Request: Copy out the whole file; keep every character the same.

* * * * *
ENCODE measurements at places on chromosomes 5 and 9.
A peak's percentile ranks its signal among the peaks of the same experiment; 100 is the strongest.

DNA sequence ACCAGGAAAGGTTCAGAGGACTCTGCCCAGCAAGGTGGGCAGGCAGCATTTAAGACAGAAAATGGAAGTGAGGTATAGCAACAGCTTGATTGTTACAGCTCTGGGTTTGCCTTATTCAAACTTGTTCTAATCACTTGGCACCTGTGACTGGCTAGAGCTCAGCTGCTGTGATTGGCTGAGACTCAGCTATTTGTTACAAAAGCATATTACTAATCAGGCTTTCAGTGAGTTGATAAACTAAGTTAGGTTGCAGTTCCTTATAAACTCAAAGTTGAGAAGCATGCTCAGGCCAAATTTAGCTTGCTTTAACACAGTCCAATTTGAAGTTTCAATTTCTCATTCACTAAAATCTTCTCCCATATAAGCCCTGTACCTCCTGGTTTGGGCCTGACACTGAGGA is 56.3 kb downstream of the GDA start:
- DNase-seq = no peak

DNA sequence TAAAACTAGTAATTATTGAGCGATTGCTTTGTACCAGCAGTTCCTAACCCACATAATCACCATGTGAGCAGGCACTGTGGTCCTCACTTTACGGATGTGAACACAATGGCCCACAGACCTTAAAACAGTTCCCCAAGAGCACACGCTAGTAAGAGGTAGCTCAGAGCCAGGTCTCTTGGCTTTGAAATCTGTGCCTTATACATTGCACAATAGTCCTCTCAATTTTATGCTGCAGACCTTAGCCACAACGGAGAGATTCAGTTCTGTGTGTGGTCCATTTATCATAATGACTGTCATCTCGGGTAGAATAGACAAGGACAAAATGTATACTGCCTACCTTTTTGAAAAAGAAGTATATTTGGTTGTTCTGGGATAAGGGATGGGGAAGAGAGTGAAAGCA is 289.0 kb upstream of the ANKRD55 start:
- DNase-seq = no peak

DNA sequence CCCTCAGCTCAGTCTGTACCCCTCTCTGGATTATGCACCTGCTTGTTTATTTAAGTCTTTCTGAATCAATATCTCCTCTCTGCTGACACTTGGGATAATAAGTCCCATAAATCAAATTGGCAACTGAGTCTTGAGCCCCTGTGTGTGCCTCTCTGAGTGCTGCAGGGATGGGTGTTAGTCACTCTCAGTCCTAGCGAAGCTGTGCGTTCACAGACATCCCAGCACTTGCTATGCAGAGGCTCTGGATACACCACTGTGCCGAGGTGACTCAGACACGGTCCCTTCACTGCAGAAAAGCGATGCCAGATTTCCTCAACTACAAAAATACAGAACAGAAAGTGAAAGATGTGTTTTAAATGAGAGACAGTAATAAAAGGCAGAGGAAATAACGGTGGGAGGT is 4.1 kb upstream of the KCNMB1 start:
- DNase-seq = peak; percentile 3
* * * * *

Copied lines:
ENCODE measurements at places on chromosomes 5 and 9.
A peak's percentile ranks its signal among the peaks of the same experiment; 100 is the strongest.

DNA sequence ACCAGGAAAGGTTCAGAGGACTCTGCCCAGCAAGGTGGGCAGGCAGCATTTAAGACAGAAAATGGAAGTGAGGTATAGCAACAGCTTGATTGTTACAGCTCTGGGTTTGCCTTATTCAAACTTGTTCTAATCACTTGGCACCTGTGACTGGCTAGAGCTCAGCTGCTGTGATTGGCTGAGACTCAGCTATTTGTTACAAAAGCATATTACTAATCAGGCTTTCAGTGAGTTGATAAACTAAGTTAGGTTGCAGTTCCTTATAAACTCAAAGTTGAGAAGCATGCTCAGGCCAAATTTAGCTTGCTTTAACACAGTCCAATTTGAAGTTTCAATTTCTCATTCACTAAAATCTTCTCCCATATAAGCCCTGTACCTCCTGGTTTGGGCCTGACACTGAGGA is 56.3 kb downstream of the GDA start:
- DNase-seq = no peak

DNA sequence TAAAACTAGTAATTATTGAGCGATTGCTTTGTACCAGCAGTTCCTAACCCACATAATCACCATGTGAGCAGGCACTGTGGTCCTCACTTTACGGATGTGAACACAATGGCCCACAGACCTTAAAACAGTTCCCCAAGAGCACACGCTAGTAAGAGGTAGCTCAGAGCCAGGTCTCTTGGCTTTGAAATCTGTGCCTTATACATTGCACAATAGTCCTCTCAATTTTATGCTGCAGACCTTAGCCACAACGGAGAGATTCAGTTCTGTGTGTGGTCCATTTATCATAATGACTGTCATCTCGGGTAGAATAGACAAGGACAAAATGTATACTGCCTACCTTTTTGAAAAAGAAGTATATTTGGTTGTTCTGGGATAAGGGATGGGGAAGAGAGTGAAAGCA is 289.0 kb upstream of the ANKRD55 start:
- DNase-seq = no peak

DNA sequence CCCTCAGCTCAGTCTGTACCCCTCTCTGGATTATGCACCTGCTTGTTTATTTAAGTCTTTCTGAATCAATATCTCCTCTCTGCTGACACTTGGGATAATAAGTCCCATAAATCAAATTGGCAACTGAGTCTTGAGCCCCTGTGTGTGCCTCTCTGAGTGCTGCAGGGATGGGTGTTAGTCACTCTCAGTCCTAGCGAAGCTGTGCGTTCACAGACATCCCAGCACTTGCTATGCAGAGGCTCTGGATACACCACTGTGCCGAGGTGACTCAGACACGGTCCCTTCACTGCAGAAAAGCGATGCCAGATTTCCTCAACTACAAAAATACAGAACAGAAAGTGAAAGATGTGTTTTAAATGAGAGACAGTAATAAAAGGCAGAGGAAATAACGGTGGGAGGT is 4.1 kb upstream of the KCNMB1 start:
- DNase-seq = peak; percentile 3